We also define the delete to render the delete page and the _delete function that actually deletes the club instance.

Note that for the _delete route, we have a redirect towards the clubs route that lists all the club instances.

Now we move to the manage_club.html template at app/templates/club/manage_club.html. The content of that is as follows:

Let’s break down this file. On the first line we are just extending our base layout and then we import form macros. Macros are basically methods in Jinja.

We have a endpoints variable that will contain links to the different parts of the management page. In the navigation macro, we render all the individual elements of the list in the endpoints.

We also create a club_info macro that will contain the information related to the club and all the answers associated with the club by doing the following

Lastly, we actually write the logic for rendering the page within the {\% block content %} ... {\% endblock %} tags. We switch between the subpages to render by checking the request.endpoint to see if it is the deletion endpoint or if there is a form (in which case render the form). Otherwise, we just call the club_info macro. And we’re done with the club routes and views. Most of the other routes for category and questions follow a similar type of logic.

# Main Views and Forms

The main route is the public facing part of the application. The route behaviors are as follows

• / (GET): display all clubs, associated questions, and average ratings for each club per question in a table.
• /submit-review/<int:club_id> (GET, POST): Dynamically generate the form to submit a club review based on the questions in the Question db. Also accept data for the form and save as answers fo the club matching club_id.

The first route is very straightforward and matches the /clubs route we implemented earlier. The only difference is that the questions must also be passed in.

The most interesting part here is how to calculate the average rating and pass that into the route. I create a list called all_c and for each of the clubs, I create a club_obj containing basic information for the club.F or each of the answers for a club, I add a new property of the club_obj correponding to the question content, if one doesn’t exist already. I append each of the ratings to a list and then iterate through each of the properties of the club_obj. If the property has a value that is of type list, then I replace that list with the average of the ratings in that list. I then append club_obj to all_c and pass that into the template.

## Dyanamic Form Generation

For the submit-review route, I need to create a form dynamically based on the questions that I have in my Question model. The code is as follows:

We first create a dummy form class that inherits from the base Form class. Then for each of the questions, we ceate new form fields setattr(F, ...) on the dummy form F. The setattr method takes as its second argument the name of the form field. We set this to the id of the question with _q appended to it corresponding to the rating and _resp corresponding to a free response if indicated. For the rating form field, we create a SelectField with choices from 1 to the max_rating.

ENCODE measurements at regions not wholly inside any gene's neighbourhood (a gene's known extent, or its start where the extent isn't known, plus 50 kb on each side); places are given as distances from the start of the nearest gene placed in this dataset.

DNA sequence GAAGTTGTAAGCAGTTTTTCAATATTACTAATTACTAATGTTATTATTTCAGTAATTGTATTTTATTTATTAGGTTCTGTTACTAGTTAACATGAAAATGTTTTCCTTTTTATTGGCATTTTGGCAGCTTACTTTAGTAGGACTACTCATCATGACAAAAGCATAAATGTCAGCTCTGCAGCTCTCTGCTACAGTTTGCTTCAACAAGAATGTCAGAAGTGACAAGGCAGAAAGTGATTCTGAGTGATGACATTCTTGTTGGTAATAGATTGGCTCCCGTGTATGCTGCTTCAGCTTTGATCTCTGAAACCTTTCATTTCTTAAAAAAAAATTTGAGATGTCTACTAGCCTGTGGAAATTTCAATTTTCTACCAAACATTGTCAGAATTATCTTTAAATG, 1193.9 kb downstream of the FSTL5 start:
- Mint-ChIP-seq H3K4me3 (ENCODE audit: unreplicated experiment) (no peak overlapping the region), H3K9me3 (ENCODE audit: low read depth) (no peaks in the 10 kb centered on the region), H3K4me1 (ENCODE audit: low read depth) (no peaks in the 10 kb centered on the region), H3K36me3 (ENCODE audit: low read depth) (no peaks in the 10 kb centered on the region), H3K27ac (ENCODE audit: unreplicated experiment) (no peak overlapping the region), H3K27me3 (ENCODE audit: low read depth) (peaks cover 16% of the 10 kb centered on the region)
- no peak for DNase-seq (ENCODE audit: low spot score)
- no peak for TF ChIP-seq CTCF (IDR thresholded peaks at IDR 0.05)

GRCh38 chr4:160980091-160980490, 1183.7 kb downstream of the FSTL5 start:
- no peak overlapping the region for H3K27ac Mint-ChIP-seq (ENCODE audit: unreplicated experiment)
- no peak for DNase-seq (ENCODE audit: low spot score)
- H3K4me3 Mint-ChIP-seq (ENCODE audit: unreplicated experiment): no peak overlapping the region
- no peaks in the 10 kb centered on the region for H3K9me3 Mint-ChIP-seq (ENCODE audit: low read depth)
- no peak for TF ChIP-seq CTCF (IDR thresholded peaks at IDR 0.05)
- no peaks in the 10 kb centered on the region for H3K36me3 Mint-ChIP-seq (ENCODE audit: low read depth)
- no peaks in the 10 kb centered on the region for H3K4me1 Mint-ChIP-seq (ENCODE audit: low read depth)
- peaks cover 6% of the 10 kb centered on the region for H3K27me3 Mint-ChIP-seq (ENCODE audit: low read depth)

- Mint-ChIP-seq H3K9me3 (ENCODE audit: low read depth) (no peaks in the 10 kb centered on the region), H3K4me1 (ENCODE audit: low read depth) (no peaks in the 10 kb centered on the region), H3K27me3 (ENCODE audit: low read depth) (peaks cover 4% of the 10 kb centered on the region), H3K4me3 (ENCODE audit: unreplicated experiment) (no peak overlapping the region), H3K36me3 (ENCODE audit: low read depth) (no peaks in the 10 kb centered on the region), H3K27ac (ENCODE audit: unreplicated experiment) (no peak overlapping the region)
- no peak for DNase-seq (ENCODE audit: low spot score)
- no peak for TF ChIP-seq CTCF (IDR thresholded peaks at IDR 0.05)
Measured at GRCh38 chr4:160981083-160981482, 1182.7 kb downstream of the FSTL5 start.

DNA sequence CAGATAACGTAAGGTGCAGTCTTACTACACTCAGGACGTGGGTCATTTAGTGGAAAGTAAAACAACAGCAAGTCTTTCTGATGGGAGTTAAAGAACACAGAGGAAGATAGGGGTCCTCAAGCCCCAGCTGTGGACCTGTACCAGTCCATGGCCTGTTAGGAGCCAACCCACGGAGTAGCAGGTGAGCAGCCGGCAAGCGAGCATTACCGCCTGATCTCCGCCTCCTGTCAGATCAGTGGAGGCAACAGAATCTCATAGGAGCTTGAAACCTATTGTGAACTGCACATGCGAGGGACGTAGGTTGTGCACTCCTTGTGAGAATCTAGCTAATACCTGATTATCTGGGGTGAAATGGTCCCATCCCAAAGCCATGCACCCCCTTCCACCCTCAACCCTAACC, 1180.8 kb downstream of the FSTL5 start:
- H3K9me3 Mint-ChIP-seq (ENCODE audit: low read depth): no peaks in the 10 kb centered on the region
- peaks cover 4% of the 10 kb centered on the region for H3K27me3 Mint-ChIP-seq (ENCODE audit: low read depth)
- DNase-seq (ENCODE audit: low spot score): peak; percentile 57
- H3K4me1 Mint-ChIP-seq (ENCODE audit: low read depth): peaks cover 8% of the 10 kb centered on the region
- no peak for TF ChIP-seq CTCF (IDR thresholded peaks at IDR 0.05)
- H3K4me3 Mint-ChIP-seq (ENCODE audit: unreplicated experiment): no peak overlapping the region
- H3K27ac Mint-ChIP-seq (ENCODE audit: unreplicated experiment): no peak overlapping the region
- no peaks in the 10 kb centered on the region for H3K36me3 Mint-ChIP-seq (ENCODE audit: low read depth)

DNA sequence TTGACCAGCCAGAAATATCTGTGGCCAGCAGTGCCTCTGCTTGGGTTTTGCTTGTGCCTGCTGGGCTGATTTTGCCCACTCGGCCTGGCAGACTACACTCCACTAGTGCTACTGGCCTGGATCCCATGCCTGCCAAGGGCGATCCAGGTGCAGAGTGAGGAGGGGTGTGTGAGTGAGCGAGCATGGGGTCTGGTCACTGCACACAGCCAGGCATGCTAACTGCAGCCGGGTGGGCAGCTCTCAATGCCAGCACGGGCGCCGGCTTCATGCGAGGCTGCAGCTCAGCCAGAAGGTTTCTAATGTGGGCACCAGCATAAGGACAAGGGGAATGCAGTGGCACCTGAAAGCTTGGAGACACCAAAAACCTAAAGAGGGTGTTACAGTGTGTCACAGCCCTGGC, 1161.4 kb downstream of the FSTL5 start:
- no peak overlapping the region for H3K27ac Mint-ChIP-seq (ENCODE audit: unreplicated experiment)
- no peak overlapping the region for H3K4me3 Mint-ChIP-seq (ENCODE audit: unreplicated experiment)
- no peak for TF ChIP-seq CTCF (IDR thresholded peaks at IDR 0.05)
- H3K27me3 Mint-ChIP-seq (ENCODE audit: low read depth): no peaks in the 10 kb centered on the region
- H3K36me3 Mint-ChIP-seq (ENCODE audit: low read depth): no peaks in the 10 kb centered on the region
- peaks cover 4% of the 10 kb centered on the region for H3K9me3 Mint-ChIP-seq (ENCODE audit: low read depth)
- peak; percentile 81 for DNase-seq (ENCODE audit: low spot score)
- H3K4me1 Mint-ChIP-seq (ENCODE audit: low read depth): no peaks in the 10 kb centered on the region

To handle a form submission, we use the same if statement form.validate_on_submit() but instead of looking for specific named fields of the form, we instead iterate through all the fields of the form and create a new answer using the newAnswer method. This method will delete any previous response before adding a new one for the user if they responded for this club.

# Launching

Now that most of the App is done, we can launch this app on Heroku.

If you’ve never signed up with Heroku

2. Install the CLI

If you haven’t set up a git repo initially, run git init and log in with your Heroku account.

Then, git add all the relevant files (i.e. anything but config.env and venv/) and run pip freeze > requirements.txt to make sure that all the dependencies you have installed are included.

Run heroku create to make a new Heroku instance and run git push heroku master to add your files to the Heroku repository.

After that is done running, you’ll need to set some environment variables with the following command

Once that is done, run the following which will create the database on Heroku

and then the following command will create the administrator account.

You’ll also need to create a Redis togo instance to handle the task queue

and lastly run the following command which will tell Heroku to spin up a dyno (read as sub-server) that handles our Redis queue.

You can then run heroku open to open your running Heroku app in a separate window.

# Extending the App & Conclusion

It’s pretty easy to copy the current application structure and extend it to add more information/routes to the App. Just view any of the previous routes that have been implemented. If, for some reason, you want to include a file upload of some type, you’ll need to integrate the App with Amazon S3 if you plan to run the app on Heroku (since it has an ephemeral file system).

Overall, flask-base provides a great starting point for making your flask application. Of course the backend may be fairly verbose to code, but as a result, it gives you very granular control over your app.